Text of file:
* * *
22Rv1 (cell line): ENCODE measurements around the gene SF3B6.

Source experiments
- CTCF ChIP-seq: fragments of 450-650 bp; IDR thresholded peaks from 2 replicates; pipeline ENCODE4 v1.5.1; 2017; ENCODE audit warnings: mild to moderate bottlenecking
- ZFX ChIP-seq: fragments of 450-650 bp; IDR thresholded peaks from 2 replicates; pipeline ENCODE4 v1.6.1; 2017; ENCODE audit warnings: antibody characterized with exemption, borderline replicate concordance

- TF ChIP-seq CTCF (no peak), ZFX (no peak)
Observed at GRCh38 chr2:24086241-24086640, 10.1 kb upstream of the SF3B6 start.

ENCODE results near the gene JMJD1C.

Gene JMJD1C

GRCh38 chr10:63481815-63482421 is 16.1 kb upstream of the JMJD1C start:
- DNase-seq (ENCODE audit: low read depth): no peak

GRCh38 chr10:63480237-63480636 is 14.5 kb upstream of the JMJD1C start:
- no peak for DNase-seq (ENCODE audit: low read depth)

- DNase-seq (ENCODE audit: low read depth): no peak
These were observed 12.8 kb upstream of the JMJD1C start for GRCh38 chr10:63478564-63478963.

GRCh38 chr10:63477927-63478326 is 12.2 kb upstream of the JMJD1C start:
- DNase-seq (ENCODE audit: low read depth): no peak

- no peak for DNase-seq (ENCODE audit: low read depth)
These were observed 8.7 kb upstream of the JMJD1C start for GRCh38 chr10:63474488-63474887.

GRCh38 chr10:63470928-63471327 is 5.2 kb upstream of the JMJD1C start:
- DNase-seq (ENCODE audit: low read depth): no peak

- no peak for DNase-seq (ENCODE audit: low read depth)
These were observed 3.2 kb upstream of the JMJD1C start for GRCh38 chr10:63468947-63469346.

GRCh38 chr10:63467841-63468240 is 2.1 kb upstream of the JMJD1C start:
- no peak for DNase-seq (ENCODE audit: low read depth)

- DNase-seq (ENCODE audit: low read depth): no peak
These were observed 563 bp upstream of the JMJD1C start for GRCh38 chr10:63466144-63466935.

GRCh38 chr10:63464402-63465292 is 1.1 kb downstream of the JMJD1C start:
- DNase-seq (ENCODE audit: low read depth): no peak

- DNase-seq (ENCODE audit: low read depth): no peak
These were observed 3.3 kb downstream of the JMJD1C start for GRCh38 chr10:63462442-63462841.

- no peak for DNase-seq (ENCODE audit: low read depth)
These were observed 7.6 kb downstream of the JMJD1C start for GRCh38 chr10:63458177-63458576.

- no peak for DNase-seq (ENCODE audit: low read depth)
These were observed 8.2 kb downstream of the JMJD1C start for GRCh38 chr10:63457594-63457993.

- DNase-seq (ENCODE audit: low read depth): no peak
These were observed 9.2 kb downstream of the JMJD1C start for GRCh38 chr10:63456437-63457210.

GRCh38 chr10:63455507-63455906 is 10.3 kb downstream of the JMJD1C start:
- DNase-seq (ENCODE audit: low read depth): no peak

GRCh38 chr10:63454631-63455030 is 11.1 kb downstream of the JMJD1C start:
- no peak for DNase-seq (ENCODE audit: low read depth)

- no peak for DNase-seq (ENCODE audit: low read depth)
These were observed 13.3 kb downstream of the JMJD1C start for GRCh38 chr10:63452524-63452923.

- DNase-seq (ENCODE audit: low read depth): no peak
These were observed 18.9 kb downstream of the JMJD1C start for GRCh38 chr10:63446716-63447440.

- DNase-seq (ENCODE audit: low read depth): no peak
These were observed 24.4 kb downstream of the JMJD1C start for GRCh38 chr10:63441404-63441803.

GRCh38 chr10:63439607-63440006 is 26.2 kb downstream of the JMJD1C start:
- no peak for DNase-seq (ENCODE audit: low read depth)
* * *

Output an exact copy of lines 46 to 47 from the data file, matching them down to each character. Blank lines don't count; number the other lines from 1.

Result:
These were observed 24.4 kb downstream of the JMJD1C start for GRCh38 chr10:63441404-63441803.

GRCh38 chr10:63439607-63440006 is 26.2 kb downstream of the JMJD1C start: